X hits on this document

20 views

0 shares

0 downloads

0 comments

5 / 7

Comprehensive Report Species - Notemigonus crysoleucas

Separation Justification: Data on dispersal and other movements generally are not available. In some species, individuals may migrate variable distances between spawning areas and nonspawning habitats.

Separation distances (in aquatic kilometers) for cyprinids are arbitrary but reflect the presumption that movements and appropriate separation distances generally should increase with fish size. Hence small, medium, and large cyprinids, respectively, have increasingly large separation distances. Separation distance reflects the likely low probability that two occupied locations separated by less than many kilometers of aquatic habitat would represent truly independent populations over the long term.

Because of the difficulty in defining suitable versus unsuitable habitat, especially with respect to dispersal, and to simplify the delineation of occurrences, a single separation distance is used regardless of habitat quality.

Occupied locations that are separated by a gap of 15 km or more of any aquatic habitat that is not known to be occupied represent different occurrences. However, it is important to evaluate seasonal changes in habitat to ensure that an occupied habitat occurrence for a particular population does not artificially separate spawning areas and nonspawning areas as different occurrences simply because there have been no collections/observations in an intervening area that may exceed the separation distance. Date: 21Sep2004 Author: Hammerson, G.

Population/Occurrence Viability

  • ---

    Jump to Section---

Authors/Contributors

  • ---

    Jump to Section---

Element Ecology & Life History Edition Date: 26Aug1993 Element Ecology & Life History Author(s): Hammerson, G.

Zoological data developed by NatureServe and its network of natural heritage programs (see Local Programs) and other contributors and cooperators (see Sources).

References

  • ---

    Jump to Section---

l

l

l

l

l

l

l

l

l

l

l

l

l

l

l

ALLEN, CRAIG R., STEPHEN DEMARAIS, AND R. SCOTT LUTZ. 1994. RED IMPORTED FIRE ANT IMPACT ON WILDLIFE: AN OVERVIEW. TEXAS J. SCI. 46(1):51-59. Atton, F.M. and J.J. Merkowsky. 1983. Atlas of Saskatchewan Fish. Saskatchewan Department of Parks and Renewable Resources, Fisheries Branch Technical Report 83-2. 281pp. Becker, G. C. 1983. Fishes of Wisconsin. Univ. Wisconsin Press, Madison. 1052 pp. Douglas, Neil H. 1974. Freshwater fishes of Louisiana. Claitor's publ. div. Baton Rouge, Louisiana. 443 pp. Etnier, David A. and Wayne C. Starnes. 1993. The Fishes of Tennessee. University of Tennessee Press, Knoxville. 681 pp. FORNEY, J.L. 1957. BAIT FISH PRODUCTION IN NEW YORK PONDS. N.Y. FISH GAME J. 4(2):150-194. GEORGE, C.J. 1980. THE FISHES OF THE ADIRONDACK PARK. NYS DEPT. ENVIRON. CONSERV. ALBANY, NY 94 PP. Hoover, E.E. (ED.) 1938. Biological Survey of the Merrimack Watershed. Survey Report No.3. New Hampshire Fish and Game Department., Concord. 238 pp. La Rivers, I. 1994. Fishes and fisheries of Nevada. University of Nevada Press, Reno. 782 pp. Lee, D. S., C. R. Gilbert, C. H. Hocutt, R. E. Jenkins, D. E. McAllister, and J. R. Stauffer, Jr. 1980. Atlas of North American Freshwater Fishes. North Carolina State Museum of Natural History. 867 pp. Page, L. M., and B. M. Burr. 1991. A field guide to freshwater fishes: North America north of Mexico. Houghton Mifflin Company, Boston, Massachusetts. 432 pp. ROSS, STEPHEN T. 1996. INLAND FISHES OF MISSISSIPPI. SELECTED SPECIES ACCOUNTS. COAUTHORED WITH W. M. BRENNEMAM, W.T. SLACK, M.T. O'CONNELL, AND T.L. PETERSON. ILLUSTRATED BY D.G. ROSS. DRAFT COPY. Robins, C. R., et al. 1991. Common and scientific names of fishes from the United States and Canada. American Fisheries Society, Special Publishing 20. 183 pp. Saskatchewan Environment and Resource Management. 1996. The Fisheries Regulations being Chapter F-16.1 Reg 1 (effective 9 May 1995) as ammended by Saskatchewan Regulations 13/96. Scarola, J.F. 1973. Freshwater Fishes of New Hampshire. New Hampshire Fish and Game Department. 131 pp.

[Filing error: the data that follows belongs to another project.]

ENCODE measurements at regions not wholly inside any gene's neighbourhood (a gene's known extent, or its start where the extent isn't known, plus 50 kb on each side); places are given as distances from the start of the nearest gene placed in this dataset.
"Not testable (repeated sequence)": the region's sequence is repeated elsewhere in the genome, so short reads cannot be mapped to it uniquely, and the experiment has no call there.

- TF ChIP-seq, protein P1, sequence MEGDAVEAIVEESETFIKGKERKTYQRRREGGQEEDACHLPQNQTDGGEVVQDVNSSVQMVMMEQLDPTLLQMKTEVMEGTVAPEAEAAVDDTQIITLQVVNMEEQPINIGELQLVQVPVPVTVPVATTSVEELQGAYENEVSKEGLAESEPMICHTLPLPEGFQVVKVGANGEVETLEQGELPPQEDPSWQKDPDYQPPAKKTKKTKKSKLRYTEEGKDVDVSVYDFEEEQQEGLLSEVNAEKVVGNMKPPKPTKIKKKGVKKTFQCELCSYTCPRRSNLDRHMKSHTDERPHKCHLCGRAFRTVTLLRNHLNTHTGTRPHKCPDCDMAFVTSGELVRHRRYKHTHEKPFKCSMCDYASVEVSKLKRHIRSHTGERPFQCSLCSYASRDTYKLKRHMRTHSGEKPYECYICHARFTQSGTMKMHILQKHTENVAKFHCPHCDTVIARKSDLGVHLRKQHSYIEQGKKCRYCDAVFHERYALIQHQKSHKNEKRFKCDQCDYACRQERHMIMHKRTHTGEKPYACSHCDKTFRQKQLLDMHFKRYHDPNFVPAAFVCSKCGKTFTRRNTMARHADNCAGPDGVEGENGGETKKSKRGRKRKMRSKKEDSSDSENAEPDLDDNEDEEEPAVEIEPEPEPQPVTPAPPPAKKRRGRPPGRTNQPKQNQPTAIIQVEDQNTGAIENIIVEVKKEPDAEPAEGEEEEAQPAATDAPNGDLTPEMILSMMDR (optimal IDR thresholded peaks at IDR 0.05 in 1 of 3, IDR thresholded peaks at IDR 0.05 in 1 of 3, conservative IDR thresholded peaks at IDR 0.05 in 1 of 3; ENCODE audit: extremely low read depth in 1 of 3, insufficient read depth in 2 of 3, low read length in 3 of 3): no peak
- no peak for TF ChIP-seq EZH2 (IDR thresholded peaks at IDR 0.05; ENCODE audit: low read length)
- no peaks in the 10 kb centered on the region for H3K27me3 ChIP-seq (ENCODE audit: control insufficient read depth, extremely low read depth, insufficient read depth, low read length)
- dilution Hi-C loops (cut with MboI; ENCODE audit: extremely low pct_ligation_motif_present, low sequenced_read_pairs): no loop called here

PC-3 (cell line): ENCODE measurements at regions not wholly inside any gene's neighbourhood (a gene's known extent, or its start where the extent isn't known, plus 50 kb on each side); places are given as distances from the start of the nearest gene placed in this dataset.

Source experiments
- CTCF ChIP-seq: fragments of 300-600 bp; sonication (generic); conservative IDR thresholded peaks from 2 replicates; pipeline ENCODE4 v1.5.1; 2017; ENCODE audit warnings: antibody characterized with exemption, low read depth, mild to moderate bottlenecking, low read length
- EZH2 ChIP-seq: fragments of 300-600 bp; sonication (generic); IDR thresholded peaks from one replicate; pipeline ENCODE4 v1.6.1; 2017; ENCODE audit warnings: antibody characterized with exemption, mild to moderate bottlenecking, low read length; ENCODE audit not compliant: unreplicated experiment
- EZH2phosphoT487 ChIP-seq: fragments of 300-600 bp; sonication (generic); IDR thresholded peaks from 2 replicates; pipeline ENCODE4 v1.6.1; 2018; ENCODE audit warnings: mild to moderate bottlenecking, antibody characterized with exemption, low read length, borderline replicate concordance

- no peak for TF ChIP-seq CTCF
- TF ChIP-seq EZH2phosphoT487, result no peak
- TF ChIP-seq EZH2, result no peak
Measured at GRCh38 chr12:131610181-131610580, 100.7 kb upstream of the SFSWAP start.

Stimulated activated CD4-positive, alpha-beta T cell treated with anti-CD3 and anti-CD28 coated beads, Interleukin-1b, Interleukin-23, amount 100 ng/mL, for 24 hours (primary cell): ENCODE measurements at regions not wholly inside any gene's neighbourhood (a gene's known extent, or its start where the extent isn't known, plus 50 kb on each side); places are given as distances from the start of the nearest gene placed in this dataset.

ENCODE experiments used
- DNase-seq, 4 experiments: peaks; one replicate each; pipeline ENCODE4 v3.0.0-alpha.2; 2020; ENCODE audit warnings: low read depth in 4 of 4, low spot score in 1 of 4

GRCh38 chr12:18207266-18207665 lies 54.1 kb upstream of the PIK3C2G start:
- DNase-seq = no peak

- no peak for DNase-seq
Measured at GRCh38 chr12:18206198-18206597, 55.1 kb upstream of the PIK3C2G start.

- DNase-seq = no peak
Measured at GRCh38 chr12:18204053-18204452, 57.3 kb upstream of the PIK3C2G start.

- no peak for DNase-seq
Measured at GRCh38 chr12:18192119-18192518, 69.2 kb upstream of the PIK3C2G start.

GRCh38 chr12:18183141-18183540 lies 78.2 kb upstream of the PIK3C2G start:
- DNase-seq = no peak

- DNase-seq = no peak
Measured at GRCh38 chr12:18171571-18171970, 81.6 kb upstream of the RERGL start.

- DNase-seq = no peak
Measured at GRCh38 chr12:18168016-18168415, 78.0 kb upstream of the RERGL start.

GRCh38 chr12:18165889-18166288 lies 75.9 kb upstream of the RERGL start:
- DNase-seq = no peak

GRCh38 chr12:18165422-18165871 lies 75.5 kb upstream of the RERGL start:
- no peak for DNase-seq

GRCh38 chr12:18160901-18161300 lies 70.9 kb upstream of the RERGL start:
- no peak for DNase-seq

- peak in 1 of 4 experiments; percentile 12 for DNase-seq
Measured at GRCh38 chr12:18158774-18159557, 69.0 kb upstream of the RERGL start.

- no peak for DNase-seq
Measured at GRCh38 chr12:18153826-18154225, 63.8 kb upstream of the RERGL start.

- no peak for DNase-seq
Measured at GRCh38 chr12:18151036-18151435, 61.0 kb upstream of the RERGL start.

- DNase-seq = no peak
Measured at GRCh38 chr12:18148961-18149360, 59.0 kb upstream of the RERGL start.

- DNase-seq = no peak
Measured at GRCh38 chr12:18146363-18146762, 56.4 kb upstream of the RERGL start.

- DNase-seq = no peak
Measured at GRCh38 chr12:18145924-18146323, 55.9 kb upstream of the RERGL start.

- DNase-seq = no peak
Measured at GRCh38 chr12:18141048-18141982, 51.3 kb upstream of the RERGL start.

http://www.natureserve.org/explorer/servlet/NatureServe?...radiobutton&selectedIndexes=103602&menuselectfooter=none (5 of 7)5/18/2005 2:29:54 PM

Document info
Document views20
Page views20
Page last viewedTue Jan 17 03:39:25 UTC 2017
Pages7
Paragraphs165
Words2513

Comments